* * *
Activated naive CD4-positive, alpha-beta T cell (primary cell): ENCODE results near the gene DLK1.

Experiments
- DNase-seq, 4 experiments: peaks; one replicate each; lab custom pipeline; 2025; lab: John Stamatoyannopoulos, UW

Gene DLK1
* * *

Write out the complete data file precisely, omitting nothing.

Activated naive CD4-positive, alpha-beta T cell (primary cell): ENCODE results near the gene DLK1.

Experiments
- DNase-seq, 4 experiments: peaks; one replicate each; lab custom pipeline; 2025; lab: John Stamatoyannopoulos, UW

Gene DLK1